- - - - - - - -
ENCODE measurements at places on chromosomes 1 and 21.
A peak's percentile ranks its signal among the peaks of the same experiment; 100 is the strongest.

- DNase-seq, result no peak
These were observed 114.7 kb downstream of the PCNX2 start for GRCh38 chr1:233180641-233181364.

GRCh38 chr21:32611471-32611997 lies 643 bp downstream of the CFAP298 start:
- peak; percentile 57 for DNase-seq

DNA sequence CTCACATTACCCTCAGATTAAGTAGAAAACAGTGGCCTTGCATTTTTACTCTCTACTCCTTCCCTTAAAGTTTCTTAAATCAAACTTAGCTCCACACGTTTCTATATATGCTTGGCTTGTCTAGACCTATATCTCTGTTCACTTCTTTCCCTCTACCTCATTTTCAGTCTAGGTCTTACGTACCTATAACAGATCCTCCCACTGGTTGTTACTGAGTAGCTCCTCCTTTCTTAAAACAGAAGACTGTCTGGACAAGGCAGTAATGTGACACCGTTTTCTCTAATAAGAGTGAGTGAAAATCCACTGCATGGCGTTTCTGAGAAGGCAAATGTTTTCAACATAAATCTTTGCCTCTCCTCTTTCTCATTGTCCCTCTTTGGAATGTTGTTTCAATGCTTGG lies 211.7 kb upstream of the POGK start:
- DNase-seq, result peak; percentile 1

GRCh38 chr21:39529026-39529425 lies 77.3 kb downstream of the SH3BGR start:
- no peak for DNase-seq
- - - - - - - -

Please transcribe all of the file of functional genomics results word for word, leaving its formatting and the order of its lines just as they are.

ENCODE measurements at places on chromosomes 1 and 21.
A peak's percentile ranks its signal among the peaks of the same experiment; 100 is the strongest.

- DNase-seq, result no peak
These were observed 114.7 kb downstream of the PCNX2 start for GRCh38 chr1:233180641-233181364.

GRCh38 chr21:32611471-32611997 lies 643 bp downstream of the CFAP298 start:
- peak; percentile 57 for DNase-seq

DNA sequence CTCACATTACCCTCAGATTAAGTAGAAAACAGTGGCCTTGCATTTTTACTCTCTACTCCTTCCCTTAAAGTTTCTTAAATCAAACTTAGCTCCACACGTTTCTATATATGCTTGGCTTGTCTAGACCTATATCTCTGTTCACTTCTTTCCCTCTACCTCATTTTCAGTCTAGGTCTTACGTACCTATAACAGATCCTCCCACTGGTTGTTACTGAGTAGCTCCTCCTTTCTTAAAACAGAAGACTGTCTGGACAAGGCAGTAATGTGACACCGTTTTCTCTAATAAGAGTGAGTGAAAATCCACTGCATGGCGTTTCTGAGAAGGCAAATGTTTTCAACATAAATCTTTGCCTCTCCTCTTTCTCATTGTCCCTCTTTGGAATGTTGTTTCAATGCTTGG lies 211.7 kb upstream of the POGK start:
- DNase-seq, result peak; percentile 1

GRCh38 chr21:39529026-39529425 lies 77.3 kb downstream of the SH3BGR start:
- no peak for DNase-seq